Suffragette #BriFri #FilmReview
Welcome to British Isles Friday! British Isles Friday is a weekly event for sharing all things British and Irish — reviews, photos, opinions, trip reports, guides, links, resources, personal stories, interviews, and research posts. Join us each Friday to link your British and Irish themed content and to see what others have to share. The link list is at the bottom of this post. Pour a cup of tea or lift a pint and join our link party!
Last week, I reviewed the British-French TV production, The Tunnel. Sim’s fantasy walk in London took her to Finsbury Park and surrounding areas. Jackie shared photos from Glenveagh National Park in Ireland. Heather reviewed Leftovers by Stella Newman, a fun chick lit novel with a nod to Bridget Jones. Becky reviewed B is for Big Ben, an alphabet book that doesn’t really seem to be for small children. Mike shared beautiful sunset photos from Calton Hill, overlooking Edinburgh.
Suffragette tells the little-known story of the involvement of lower class women in the East End of London in the suffrage movement of the UK. Through a fictional character, we learn about the ill treatment of washer women by their employees and husbands. As bad as that was, women faced even worse treatment if they fought for better conditions — abuse from the police, disdain from friends and neighbors, and estrangement from spouses.
I was warned about the violence in Suffragette so it didn’t bother me as much as some. Votes for women was a more militant effort in the UK — or at least the part that’s widely known was. I suspect that there were quieter moments in the UK suffrage movement. I know that there were more forceful actions in the US movement than we are usually taught.
One of the most startling moments of the film is at the very end, when countries are listed by when women got the right to vote. Switzerland in 1971?! I looked that up and it’s true, but complicated. Some Arab countries are just now getting around to giving women the right to vote.
On election day, I like to remind people that my grandmothers reached voting age before they had the right to vote in the US. That was not that long ago, folks! And, something we don’t want to take for granted, especially as voter ID laws threaten to disenfranchise the elderly who have a hard time tracking down birth certificates. I’ve never done phone banking before, but I’m set to participate this fall to defeat Missouri Amendment Number 6 for that reason. Phone banking isn’t near the sacrifice that the women of the East End made for the right to vote, so I’ll do it in their honor. And, in memory of Grandmother Hoover and Grandma Weese who voted every chance they got, even in their 80s and 90s.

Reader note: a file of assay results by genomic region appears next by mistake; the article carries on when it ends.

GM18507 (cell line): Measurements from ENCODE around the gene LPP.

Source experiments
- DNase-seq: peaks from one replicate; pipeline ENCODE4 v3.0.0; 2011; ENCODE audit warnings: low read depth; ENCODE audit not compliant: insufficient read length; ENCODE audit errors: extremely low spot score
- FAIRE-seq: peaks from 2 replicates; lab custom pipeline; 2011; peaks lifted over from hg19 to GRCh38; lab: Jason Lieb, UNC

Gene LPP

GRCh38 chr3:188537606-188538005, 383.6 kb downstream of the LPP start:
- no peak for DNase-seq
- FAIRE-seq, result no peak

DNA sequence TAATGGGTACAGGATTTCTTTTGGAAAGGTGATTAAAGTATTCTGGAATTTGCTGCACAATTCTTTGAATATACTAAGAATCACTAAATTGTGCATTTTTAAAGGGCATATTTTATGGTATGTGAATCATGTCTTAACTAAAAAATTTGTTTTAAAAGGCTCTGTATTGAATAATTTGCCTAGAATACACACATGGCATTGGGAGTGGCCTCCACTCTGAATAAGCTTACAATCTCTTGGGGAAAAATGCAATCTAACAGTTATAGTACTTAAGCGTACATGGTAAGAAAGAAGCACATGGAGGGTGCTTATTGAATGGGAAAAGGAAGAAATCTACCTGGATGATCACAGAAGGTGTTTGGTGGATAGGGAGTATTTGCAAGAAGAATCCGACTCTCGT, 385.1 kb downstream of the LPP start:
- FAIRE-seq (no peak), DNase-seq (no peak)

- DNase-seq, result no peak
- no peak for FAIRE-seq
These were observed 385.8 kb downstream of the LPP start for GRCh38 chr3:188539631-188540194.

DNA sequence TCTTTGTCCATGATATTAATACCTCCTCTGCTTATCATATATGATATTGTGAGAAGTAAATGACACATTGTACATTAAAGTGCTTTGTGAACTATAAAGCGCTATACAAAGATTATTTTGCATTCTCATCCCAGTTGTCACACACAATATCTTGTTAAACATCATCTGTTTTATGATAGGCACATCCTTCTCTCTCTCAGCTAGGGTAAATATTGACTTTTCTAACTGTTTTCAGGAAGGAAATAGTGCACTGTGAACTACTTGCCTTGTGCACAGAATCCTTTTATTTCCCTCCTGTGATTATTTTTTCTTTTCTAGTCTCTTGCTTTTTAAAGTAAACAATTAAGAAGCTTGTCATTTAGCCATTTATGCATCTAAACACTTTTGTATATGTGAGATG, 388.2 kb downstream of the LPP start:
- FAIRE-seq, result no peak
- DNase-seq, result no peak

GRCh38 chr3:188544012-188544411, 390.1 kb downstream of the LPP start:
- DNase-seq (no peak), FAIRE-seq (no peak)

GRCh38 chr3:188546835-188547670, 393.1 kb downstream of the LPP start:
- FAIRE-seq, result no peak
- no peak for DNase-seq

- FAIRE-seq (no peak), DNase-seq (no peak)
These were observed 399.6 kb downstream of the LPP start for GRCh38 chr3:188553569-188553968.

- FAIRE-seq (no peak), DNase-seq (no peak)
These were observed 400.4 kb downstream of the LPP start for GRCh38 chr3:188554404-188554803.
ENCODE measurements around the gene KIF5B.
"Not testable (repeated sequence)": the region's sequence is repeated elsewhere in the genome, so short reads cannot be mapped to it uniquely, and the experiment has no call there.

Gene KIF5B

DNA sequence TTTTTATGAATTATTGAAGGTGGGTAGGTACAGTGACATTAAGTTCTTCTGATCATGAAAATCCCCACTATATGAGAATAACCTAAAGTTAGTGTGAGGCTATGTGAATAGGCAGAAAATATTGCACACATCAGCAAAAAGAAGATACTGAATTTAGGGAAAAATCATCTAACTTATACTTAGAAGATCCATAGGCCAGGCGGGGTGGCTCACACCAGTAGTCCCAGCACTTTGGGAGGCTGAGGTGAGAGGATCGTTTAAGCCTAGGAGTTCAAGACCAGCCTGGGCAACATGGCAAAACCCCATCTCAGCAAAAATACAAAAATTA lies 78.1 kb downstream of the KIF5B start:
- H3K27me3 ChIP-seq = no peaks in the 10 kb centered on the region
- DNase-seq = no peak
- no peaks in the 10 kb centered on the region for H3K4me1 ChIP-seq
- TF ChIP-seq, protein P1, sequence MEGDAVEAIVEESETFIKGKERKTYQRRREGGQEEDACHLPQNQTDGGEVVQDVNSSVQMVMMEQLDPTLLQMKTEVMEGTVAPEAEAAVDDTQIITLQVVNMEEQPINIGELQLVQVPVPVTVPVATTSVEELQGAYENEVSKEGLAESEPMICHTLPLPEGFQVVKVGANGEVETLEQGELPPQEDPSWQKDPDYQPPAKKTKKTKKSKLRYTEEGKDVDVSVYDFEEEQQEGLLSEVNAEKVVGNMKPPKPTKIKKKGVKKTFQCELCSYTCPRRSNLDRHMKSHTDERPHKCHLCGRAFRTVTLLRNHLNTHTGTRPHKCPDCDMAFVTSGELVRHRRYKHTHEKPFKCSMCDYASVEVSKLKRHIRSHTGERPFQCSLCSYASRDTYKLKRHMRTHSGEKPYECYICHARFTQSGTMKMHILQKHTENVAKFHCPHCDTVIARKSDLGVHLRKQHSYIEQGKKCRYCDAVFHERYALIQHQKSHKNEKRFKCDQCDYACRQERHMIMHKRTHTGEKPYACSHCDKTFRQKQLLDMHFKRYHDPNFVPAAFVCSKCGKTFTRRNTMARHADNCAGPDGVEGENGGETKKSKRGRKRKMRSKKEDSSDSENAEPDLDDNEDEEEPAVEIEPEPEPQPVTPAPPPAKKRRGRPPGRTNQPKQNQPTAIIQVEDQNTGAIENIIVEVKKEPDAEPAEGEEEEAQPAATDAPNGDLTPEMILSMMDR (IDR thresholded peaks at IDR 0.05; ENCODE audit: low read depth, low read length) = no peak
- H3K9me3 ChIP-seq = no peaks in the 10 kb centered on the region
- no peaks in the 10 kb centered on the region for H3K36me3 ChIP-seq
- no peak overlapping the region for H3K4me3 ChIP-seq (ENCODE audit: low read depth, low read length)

Have you seen Suffragette? What did you think?
I was shocked by how long it took women in various countries to get the vote too. Kudos to you for doing your share to keep voting sensible and accessible!
I’m with you, if we have an opportunity to vote you just have to go! I have not seen this movie but it sounds like an interesting piece. I can’t believe Switzerland didn’t allow women to vote until 1971, that really is astounding.
The shunning and the violence bothered me. I truly respect these women for their sacrifices to pave the way for all of us!
Im gradually working my way through the Man Booker longlist. The Many by Wyn Menmuir is set in a small Cornish fishing village which is facing destruction from pollution. A superb novella – pity it didnt make the shortlist
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Has a strong message and Carey Mulligan is great, but the execution failed to ever captivate me. The camerawork is very sloppy, and director Sarah Gavon didn’t mesh scenes together well, and paced the film poorly.
I enjoy seeing movies that cover historical events that we learned about so briefly in school. It’s very instructive to see what life was like so long ago and how it’s still present in parts of the world today. Only voters make the laws, so if you don’t have the vote, you get the short end of the stick.
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